Cyber-attacks come in many different forms. Keyloggers mine your credential data while brute force attacks try to pop open your online accounts. And let’s not forget trojans, ransomware, and all the other threats.
There is an infinite number of types of cyber-attacks. For this reason, there’s no single piece of hardware or software you can use to thwart every threat.
That’s why cybersecurity experts have shifted into a layered approach to security. It prevents breaches through an onion design application. Each layer provides a different aspect of security. It creates comprehensive coverage every business needs.
Understand the risks data breaches pose to you and how to create a multi-layered security arrangement in this guide.
Cyber-Attacks are On the Rise
Hackers attack every 39 seconds on average. And that number and the complexity of data breaches are on the rise. Hackers are moving into newer areas like ransomware. Not only do they paralyze networks but also extort money from victims.
The right strategies and techniques have led to billions of these attacks getting blocked. But all it takes is one to go through to put your whole company at risk.
Hackers can stay embedded in networks for years without anybody noticing them. Take Capital One, Equifax, Marriott, or any of the biggest hacks, for example. Cybercriminals spent years harvesting data and damaging business networks before detection.
Adopting a Layered Approach
In the past, IT professionals focused on a “fortress-based” security mindset. The goal was to protect hardware and other assets in one set location, like a corporate office.
But business has evolved with the internet in the last ten years. Now so much work is done off-site and remotely; there is a much hazier perimeter. A layered approach doesn’t remove the protections around the original office. But it expands outward to include other aspects.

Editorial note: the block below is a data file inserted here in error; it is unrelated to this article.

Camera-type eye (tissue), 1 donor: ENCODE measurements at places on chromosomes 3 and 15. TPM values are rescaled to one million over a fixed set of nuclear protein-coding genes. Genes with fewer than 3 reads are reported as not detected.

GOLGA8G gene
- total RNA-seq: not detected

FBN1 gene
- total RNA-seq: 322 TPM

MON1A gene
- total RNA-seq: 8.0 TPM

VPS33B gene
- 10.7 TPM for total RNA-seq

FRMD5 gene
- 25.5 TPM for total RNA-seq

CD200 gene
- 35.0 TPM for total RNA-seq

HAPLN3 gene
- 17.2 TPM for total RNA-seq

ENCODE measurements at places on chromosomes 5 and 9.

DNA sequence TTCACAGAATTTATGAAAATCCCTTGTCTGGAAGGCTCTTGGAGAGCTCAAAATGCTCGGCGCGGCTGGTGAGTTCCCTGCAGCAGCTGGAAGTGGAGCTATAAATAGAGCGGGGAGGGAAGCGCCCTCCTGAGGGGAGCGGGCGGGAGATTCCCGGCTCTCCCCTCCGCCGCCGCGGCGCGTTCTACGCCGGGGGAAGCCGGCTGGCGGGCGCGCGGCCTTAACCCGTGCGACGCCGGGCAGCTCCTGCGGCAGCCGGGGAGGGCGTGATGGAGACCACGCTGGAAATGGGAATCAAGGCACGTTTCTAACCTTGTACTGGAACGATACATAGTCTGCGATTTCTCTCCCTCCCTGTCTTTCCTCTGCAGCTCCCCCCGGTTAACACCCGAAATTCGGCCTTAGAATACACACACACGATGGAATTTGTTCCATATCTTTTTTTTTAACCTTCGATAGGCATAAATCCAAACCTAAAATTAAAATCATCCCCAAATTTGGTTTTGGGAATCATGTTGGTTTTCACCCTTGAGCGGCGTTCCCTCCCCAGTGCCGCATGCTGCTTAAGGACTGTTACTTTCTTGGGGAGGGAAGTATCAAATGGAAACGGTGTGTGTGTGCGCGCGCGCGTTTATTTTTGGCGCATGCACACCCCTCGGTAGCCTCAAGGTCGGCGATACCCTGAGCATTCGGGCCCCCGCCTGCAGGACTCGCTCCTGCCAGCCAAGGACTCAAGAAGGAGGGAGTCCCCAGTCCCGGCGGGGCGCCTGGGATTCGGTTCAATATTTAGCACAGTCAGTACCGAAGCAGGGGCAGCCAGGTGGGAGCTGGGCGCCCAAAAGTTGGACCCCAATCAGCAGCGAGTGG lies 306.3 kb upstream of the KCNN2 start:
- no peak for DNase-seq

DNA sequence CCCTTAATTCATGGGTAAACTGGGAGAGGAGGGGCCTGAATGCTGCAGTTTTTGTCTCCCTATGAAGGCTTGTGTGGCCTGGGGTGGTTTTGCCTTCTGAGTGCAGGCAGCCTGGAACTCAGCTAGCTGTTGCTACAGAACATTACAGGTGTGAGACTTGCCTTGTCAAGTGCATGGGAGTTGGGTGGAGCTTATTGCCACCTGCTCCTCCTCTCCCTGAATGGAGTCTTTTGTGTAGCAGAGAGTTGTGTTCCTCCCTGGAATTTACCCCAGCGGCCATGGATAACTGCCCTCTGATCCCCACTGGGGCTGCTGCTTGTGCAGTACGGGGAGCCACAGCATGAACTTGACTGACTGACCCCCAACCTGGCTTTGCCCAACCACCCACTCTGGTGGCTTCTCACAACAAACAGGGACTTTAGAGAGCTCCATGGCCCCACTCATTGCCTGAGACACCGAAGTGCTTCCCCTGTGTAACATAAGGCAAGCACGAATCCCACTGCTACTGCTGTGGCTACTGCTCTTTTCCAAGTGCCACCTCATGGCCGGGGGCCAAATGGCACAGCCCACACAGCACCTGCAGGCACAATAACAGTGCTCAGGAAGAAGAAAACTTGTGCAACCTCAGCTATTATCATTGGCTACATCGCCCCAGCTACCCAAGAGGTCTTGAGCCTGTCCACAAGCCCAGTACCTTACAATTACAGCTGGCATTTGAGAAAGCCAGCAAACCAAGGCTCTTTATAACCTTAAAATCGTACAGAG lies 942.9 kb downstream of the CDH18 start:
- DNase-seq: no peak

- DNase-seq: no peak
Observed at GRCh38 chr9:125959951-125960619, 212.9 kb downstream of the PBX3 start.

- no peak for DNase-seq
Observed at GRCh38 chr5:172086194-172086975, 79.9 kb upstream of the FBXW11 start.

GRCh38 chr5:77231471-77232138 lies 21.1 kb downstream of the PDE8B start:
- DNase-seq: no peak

Each layer cannot provide complete security. But it improves each one’s efficiency to block entry into sensitive networks and resources.
What Does Layered Security Look Like in Practice?
Layered security is holistic. It begins well before a threat ever arrives in your inbox and continues across all aspects of device and network usage. Let’s take a phishing ransomware email as an example since one of these is enough to take down an entire system:
1. Email Security
More than 90% of attacks happen through email. Email filtering often blocks not only spam but also malware and viruses. The client should recognize suspicious email addresses or signs that the sender isn’t who they claim to be. It should either warn you or delete the email automatically.
2. Employee Education
Employees should know how to recognize social engineering attacks. The most important thing is not clicking on any link or download before scanning even if it’s from a trusted sender. Hackers often impersonate known contacts or create realistic-looking imitations to lure people into these traps.
3. File Security
Everyone in the company should encrypt files with the latest encryption software. Should any ransomware penetrate the network, data must be inaccessible. Along with this, there should be both cloud-based and hard-disk encrypted backups.
Both Mac and Windows have built-in encryption tools. You should also supplement them with third-party file security software. Be sure to encrypt all files before uploading them to the cloud.
4. Internet and Network Security
The internet is an essential tool for businesses. But open connections create enormous risks for companies. Fraudsters and other snoops can track internet activity, harvest user data, and launch attacks.
To prevent that, use an enterprise-grade VPN like NordVPN. It can protect connections of every device, including routers and IoT both at the office and while accessing remotely. And companies should still secure local networks with powerful software or hardware firewalls.
5. Practicing Strong Authentication
Password recycling is the greatest threat to the company. You can do everything right. But if a hacker can gain access through credentials acquired during a data breach, all have been for nothing.
Beyond using strong passwords and password managers, companies must use other security tools. These include multi-factor authentication, biometrics, hardware keys, and other technologies.
Layered Security Isn’t Hard
Adopting a layered security approach isn’t difficult. But it does take planning and investment in education and the right tools. Get your employees into the habit of practicing safe computer usage. Then this approach will become second-nature.
Begin with outlining your security priorities and assets. Start implementing these strategies. More than anything, reach out to IT experts. They’ll help you not only plan but also begin integrating the essential tools your business needs for a safer digital future.